4. Can the bullpen build off of last year's success?
Doom was forecasted when Eric O'Flaherty and Jonny Venters underwent Tommy John surgery a few days apart in the middle of May. But with Avilan, Walden and Carpenter all proving capable of serving as effective setup men for Kimbrel, the Braves ended up producing a franchise record 2.46 bullpen ERA. With that group and the under-appreciated Anthony Varvaro all set to return, Gonzalez should feel good about his club's ability to consistently hold late-inning leads.
5. Will the "inexperienced" starting rotation once again be a primary asset?
Atlanta's projected rotation does not include a pitcher who has made more than 85 career starts. But as this past season progressed, Kris Medlen, Mike Minor and Julio Teheran all proved they are capable of being solid front-of-the rotation assets. If Brandon Beachy rebounds from the elbow issues that plagued him last year, the Braves will have four starters who fit this description. Alex Wood, who posted a 0.90 ERA in five August starts, will likely begin the season as the fifth starter. Wood could be shifted to the 'pen if Floyd makes a successful recovery from the elbow reconstruction surgery he underwent seven months ago.
6. Will Jason Heyward be a consistent catalyst at the top of the lineup?
Gonzalez was hesitant to move Heyward to the leadoff spot. But once he did during the final days of July, he saw the decision prove to be a primary reason the club enjoyed a 14-game winning streak. Heyward batted .322 with a .403 on-base percentage in the 30 games he hit first in the Braves' order. Given the fact that he has always possessed great plate discipline and above-average speed, there is little reason to doubt his ability to once again consistently provide Justin Upton and Freddie Freeman with run-producing opportunities.
7. What should be expected from Andrelton Simmons at the plate?
Simmons did not necessarily shock the world with the record-setting defensive metrics he produced this past summer. From the first day he arrived at Spring Training, it was apparent he had the tools to become the game's best defensive shortstop. But, given the fact he had totaled just nine home runs in his previous 1,224 professional plate appearances, it would have been illogical to predict he would homer 17 times. After he did so last season, there is now more reason to be optimistic about the offensive capabilities of this young shortstop, whose power masked the struggles he encountered while attempting to gain better plate discipline. Simmons made some strides in this department, as well, while compiling a .316 on-base percentage after the All-Star break.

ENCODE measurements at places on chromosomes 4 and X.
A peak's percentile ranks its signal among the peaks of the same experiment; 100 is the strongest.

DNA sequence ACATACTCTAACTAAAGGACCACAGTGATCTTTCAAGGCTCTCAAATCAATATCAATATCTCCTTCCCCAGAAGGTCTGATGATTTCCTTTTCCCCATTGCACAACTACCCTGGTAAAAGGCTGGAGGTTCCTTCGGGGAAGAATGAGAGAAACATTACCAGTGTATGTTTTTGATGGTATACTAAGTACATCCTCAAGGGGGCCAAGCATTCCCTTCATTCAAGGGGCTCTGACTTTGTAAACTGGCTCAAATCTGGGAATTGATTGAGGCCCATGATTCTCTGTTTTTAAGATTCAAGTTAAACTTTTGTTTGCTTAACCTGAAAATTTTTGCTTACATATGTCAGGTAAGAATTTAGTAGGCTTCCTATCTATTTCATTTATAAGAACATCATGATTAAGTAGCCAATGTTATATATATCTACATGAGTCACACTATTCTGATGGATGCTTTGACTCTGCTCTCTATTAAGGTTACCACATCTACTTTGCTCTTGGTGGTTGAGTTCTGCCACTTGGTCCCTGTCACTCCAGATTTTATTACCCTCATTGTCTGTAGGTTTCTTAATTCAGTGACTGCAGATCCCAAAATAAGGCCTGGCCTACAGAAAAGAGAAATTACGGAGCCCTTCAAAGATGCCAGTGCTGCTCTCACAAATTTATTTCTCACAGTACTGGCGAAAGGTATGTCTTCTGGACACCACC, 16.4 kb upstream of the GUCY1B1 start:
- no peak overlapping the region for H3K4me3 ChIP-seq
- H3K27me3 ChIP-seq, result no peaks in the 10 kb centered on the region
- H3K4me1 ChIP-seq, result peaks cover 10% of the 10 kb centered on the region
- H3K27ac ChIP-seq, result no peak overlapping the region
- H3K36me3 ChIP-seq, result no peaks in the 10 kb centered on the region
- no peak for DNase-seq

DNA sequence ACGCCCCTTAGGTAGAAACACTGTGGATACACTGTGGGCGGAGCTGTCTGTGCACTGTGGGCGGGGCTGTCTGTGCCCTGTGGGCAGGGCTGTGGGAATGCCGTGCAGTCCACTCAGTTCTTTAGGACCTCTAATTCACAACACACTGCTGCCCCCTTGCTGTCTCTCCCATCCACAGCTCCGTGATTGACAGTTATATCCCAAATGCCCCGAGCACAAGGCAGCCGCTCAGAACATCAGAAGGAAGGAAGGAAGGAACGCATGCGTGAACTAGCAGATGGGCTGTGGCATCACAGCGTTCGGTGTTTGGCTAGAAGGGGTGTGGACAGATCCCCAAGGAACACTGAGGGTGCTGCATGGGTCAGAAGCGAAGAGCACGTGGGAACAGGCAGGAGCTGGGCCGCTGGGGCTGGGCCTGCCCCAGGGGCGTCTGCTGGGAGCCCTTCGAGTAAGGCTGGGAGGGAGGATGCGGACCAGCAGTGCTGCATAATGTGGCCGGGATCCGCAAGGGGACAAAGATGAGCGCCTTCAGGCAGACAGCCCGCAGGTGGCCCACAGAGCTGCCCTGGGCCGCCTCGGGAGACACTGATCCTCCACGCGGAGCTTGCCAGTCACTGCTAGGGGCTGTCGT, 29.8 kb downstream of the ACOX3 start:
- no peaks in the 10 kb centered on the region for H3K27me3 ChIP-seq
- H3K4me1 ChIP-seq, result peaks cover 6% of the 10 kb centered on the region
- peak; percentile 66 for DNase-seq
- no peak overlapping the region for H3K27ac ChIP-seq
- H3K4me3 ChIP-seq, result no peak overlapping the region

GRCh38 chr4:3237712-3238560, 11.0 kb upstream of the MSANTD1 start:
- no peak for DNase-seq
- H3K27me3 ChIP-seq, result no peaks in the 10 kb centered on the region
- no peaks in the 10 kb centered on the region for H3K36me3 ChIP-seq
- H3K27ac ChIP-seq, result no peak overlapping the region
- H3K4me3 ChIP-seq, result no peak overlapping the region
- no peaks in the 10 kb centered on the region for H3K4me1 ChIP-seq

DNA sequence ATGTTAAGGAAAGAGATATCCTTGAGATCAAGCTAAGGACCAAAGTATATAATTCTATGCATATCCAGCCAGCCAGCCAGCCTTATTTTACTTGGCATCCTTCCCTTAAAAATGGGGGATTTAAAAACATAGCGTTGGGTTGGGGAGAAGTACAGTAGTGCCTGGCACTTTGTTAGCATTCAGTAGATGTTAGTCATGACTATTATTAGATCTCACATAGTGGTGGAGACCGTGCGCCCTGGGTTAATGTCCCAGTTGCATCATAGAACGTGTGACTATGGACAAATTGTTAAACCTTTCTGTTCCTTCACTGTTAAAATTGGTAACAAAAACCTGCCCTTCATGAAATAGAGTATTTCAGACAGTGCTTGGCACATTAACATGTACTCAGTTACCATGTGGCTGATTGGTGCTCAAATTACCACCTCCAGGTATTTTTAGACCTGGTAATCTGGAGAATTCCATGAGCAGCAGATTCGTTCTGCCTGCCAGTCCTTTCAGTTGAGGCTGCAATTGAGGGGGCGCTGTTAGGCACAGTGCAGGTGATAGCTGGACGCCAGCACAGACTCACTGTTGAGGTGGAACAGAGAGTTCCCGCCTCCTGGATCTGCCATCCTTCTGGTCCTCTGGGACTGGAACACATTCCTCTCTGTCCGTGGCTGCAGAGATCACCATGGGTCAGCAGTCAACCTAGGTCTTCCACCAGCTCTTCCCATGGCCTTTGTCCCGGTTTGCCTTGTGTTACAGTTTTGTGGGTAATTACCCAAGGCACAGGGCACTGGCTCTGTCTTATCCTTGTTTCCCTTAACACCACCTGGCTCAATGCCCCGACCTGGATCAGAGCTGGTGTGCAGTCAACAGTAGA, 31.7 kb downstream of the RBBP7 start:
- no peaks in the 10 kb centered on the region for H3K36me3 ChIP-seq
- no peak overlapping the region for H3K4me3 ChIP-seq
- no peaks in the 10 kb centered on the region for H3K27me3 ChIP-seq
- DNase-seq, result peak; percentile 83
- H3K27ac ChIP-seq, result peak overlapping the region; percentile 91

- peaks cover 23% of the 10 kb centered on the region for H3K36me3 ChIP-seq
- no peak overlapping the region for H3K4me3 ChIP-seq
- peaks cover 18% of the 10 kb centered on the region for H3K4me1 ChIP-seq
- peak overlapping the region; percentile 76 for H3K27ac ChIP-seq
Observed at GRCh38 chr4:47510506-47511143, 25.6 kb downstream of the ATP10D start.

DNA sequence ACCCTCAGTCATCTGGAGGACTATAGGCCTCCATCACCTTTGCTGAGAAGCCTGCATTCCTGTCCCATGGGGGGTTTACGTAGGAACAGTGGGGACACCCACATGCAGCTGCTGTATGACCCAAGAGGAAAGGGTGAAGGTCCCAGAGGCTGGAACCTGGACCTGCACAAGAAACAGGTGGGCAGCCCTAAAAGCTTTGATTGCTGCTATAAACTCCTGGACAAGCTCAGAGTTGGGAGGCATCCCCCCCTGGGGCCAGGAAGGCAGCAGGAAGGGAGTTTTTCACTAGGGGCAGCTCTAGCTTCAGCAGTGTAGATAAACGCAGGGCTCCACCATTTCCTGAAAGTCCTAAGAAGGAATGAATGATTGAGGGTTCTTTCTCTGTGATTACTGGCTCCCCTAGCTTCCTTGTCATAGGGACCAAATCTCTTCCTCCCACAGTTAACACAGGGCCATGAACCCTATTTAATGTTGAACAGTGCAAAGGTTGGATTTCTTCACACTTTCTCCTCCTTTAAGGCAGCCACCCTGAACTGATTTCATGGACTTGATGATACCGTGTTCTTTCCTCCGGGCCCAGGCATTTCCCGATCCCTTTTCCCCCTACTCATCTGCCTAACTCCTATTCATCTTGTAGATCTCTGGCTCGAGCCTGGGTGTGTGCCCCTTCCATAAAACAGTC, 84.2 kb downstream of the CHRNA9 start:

8. Can Chris Johnson duplicate last year's offensive production?
Johnson entered this past season widely recognized as the "other" player the Braves got in the deal that brought Justin Upton from Arizona to Atlanta. But the gritty third baseman eventually earned the everyday role at third base and ended up ranking second in the NL with a .321 batting average. Given that he set a franchise record with a .394 BABIP (Batting Average on Balls in Play), there is reason to wonder if he'll come back this year and produce something closer to the .276 career batting average he carried into 2013. But as he has proven, he seems to thrive when given a chance to prove his doubters wrong.
9. Will the Braves make another trip to the postseason?
The attempt to win a second straight NL East title will be made challenging by the Nationals, who bolstered their strong rotation with the acquisition of Doug Fister. But with a familiar cast returning, the Braves have reason to believe they can build on the success of a 96-win season that was disrupted by significant injuries (Heyward, O'Flaherty and Hudson) and burdened by the struggles of the club's two highest-paid players -- Uggla and B.J. Upton.
Mark Bowman is a reporter for MLB.com. This story was not subject to the approval of Major League Baseball or its clubs.